Lovisa fails fast if new markets do not meet their high thresholds. The management team is not afraid to cut ties quickly if the economics are not favourable as illustrated by Vietnam and Spain. This is best summed up by Fallscheer’s response in the HY20 call when asked about why Lovisa isn’t proceeding with rolling out stores in Spain.
Just a conservative approach, to be honest. We need to make sure we’ve got positive sales growth and get to a point where we’re comfortable. – Fallscheer (HY20)
A number of stores have also been cut in more mature markets like Australia and New Zealand, reflecting management’s obsession with maintaining stores that contribute high returns on capital.
And again, we will not sacrifice quality of stores or our operating metrics to deliver on a store number target – Fallscheer (HY19)
As for acquisitions, I think even Warren Buffett and Charlie Munger would be impressed with the prices that Lovisa paid for the following acquisitions.
- 21 stores in South Africa for $2.25 million with a forecast that the stores would contribute EBIT of $1.75M in FY16.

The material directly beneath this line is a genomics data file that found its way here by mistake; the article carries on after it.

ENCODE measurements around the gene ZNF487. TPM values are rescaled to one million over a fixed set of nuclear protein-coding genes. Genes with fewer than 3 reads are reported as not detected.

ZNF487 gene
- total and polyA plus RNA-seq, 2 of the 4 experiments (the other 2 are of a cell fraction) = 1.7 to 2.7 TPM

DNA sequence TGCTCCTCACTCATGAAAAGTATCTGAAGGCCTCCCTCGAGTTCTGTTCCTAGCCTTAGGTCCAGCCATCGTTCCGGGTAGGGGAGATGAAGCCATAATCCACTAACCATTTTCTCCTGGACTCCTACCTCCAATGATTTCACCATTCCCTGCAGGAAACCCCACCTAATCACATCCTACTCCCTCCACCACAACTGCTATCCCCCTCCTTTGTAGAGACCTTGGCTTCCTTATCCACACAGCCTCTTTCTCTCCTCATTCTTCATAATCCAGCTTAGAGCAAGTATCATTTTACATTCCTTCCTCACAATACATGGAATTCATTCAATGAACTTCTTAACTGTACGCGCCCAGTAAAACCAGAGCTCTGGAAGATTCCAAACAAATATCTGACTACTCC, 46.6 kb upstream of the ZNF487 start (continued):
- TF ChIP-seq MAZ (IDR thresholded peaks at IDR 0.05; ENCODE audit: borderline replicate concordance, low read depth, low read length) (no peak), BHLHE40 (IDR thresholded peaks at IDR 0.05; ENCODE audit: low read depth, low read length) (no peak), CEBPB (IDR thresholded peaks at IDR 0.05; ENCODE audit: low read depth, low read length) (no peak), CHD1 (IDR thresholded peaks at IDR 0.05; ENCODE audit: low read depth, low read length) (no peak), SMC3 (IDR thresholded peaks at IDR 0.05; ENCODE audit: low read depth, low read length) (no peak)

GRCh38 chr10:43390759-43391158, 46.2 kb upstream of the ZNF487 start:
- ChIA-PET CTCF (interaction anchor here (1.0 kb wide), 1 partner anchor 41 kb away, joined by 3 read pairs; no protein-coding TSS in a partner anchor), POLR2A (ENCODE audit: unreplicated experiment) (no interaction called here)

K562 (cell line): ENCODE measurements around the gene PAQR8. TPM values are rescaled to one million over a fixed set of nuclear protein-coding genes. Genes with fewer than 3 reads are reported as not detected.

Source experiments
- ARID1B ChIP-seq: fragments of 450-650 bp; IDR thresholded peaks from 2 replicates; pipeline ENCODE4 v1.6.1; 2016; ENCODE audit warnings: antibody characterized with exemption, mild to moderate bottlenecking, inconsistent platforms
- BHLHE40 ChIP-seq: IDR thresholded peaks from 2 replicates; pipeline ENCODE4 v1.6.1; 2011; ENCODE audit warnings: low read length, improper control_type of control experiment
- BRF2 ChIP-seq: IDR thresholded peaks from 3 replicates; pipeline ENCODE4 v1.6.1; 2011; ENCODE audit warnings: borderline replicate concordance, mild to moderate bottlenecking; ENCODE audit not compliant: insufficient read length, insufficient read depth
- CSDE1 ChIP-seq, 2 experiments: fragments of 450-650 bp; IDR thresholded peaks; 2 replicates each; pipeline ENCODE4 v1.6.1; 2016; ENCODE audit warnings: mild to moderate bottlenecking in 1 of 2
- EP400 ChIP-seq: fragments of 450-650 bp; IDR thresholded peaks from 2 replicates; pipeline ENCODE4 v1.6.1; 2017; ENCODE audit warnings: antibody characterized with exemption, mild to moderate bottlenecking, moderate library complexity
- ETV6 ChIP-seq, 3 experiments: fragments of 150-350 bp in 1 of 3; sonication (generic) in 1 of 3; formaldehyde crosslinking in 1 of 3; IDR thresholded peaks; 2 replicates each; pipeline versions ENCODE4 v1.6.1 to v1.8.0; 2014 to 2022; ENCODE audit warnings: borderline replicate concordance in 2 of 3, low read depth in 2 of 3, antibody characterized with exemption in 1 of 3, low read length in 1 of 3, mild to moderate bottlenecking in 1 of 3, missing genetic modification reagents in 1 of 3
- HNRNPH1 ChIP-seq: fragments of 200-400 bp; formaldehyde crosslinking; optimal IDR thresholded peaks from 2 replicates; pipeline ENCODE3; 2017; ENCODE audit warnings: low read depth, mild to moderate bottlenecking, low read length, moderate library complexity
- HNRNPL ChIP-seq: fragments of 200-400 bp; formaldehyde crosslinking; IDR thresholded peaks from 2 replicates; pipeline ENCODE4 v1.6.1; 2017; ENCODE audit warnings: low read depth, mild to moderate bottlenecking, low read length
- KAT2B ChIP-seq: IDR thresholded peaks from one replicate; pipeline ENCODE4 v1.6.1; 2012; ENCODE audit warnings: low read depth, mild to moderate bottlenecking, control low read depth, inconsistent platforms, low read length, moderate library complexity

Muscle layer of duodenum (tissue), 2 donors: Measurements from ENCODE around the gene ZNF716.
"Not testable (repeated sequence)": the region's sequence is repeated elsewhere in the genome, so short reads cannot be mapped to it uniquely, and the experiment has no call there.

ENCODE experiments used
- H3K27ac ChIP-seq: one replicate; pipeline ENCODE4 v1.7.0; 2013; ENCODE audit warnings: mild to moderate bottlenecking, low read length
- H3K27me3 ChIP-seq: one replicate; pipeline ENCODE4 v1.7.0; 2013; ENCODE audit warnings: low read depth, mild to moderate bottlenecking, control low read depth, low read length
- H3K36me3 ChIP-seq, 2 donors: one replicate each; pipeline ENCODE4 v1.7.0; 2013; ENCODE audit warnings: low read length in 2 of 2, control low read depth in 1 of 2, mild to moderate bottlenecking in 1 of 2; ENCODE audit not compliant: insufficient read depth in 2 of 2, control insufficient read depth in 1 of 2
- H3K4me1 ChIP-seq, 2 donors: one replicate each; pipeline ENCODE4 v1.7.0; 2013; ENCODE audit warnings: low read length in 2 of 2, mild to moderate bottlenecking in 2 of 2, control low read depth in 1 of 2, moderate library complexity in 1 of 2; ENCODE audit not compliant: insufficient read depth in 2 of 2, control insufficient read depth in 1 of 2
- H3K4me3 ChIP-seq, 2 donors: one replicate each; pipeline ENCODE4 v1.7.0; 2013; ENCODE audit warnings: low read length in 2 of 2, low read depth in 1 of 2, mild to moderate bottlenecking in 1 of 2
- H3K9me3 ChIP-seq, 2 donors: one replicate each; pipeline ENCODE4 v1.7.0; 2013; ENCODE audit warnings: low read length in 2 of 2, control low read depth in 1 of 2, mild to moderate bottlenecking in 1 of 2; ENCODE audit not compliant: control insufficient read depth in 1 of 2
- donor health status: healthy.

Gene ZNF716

- 114 stores across Europe for 60 Euros along with receiving an existing cash level of 9.87M Euros.
The European acquisition was a classic investing play of being greedy when others are fearful as it was executed during the pandemic. Global fashion giant, H&M pulled off a similar move in a recession.
Great understanding of its moat
It’s important to note Blundy’s deep experience in retail with Sanity, Adairs (ASX: ADH), Dusk (ASX: DSK) and Bras N Things. He knows what works and what doesn’t.
Take management’s marketing approach as an example. Lovisa doesn’t carry out large-scale mass media advertising campaigns but rather uses targeted customer marketing and opens stores in high foot traffic retail precincts.
When management gets peppered with ideas of expanding its product range, it is consistently addressed with a similar response. Management is fully aware that its current product offering is the underlying reason for its success and any strategic decisions will be based on optimising the quality of the product and offering to its customers.